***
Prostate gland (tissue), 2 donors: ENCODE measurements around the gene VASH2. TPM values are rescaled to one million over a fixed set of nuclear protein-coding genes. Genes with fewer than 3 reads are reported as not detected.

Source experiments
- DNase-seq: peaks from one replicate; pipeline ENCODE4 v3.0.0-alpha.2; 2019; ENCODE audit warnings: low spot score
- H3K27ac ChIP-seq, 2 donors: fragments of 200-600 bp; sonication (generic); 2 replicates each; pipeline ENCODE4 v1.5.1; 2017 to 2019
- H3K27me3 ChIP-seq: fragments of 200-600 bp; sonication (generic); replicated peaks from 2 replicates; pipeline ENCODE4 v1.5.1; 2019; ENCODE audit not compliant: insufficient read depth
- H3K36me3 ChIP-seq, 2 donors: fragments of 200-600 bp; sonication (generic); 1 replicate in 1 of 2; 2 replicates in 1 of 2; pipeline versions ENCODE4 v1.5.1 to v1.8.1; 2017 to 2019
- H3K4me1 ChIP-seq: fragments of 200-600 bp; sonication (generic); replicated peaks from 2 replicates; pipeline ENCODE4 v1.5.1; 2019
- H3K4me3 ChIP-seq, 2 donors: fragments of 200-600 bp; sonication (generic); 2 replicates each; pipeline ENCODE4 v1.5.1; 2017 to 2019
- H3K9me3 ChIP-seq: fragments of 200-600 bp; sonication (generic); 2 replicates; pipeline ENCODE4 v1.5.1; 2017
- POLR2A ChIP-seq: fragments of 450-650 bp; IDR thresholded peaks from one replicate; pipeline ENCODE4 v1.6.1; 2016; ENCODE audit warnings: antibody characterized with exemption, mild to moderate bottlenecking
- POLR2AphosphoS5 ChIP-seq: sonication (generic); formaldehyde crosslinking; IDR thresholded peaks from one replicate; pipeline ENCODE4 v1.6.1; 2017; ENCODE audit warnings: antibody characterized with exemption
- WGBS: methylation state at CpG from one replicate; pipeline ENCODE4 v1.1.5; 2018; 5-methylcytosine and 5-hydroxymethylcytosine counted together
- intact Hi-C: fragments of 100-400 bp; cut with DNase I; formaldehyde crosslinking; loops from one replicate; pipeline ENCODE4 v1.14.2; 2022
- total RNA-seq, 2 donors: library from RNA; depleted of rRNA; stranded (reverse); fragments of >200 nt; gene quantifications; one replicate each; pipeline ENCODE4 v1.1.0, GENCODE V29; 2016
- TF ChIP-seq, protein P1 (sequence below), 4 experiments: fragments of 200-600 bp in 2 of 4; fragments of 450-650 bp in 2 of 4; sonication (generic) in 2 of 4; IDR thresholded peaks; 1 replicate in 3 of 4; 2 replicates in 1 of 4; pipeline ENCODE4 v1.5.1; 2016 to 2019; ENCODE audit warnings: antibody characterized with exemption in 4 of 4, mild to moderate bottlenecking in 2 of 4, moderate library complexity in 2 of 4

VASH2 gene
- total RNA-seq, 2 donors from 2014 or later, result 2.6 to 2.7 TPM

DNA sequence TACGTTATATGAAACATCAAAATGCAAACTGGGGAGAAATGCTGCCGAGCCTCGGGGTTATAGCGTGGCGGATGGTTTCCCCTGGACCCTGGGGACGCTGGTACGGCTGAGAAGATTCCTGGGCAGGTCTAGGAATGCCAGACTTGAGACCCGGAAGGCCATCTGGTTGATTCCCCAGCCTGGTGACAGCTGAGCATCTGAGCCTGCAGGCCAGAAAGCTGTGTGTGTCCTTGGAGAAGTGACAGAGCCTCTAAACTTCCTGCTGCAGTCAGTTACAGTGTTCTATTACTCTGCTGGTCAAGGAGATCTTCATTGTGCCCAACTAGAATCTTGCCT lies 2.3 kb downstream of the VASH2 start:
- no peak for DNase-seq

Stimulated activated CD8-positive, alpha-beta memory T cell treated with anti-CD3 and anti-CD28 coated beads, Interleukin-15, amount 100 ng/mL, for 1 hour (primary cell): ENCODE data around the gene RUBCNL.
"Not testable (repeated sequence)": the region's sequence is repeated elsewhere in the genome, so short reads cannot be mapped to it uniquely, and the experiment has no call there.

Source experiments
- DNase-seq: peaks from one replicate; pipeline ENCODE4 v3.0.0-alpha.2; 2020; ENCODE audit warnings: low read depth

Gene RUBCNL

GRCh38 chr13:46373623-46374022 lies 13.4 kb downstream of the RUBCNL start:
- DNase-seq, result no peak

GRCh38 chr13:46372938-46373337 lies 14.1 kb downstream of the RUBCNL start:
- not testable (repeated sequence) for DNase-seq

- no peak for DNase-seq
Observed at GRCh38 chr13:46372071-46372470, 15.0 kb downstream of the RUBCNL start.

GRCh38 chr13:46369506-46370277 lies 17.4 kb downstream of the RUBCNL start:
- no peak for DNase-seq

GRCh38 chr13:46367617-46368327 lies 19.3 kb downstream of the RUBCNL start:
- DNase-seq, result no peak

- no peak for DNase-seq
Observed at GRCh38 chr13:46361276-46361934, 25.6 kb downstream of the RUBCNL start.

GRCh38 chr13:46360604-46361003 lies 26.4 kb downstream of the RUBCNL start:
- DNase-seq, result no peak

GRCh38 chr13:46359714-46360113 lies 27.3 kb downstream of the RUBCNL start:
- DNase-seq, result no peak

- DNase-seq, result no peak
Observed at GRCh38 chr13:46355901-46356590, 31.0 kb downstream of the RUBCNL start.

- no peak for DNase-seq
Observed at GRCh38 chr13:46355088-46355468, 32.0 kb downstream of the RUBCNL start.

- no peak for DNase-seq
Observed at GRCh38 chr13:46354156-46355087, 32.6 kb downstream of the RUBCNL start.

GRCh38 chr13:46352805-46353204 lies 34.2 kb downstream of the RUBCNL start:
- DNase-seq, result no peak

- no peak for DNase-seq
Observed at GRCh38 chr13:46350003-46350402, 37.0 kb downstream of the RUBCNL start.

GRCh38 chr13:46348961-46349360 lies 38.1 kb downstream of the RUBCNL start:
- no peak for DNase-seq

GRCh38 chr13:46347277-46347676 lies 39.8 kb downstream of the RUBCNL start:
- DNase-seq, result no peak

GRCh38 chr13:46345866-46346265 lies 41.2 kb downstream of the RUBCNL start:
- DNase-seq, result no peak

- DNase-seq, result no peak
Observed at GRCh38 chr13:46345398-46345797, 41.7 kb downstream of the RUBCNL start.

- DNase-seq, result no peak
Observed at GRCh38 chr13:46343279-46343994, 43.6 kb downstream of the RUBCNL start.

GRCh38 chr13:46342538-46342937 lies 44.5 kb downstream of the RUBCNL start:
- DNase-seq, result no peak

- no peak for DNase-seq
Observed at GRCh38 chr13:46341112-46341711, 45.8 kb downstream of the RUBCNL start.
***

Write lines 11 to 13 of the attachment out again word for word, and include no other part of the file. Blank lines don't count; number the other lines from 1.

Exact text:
- POLR2AphosphoS5 ChIP-seq: sonication (generic); formaldehyde crosslinking; IDR thresholded peaks from one replicate; pipeline ENCODE4 v1.6.1; 2017; ENCODE audit warnings: antibody characterized with exemption
- WGBS: methylation state at CpG from one replicate; pipeline ENCODE4 v1.1.5; 2018; 5-methylcytosine and 5-hydroxymethylcytosine counted together
- intact Hi-C: fragments of 100-400 bp; cut with DNase I; formaldehyde crosslinking; loops from one replicate; pipeline ENCODE4 v1.14.2; 2022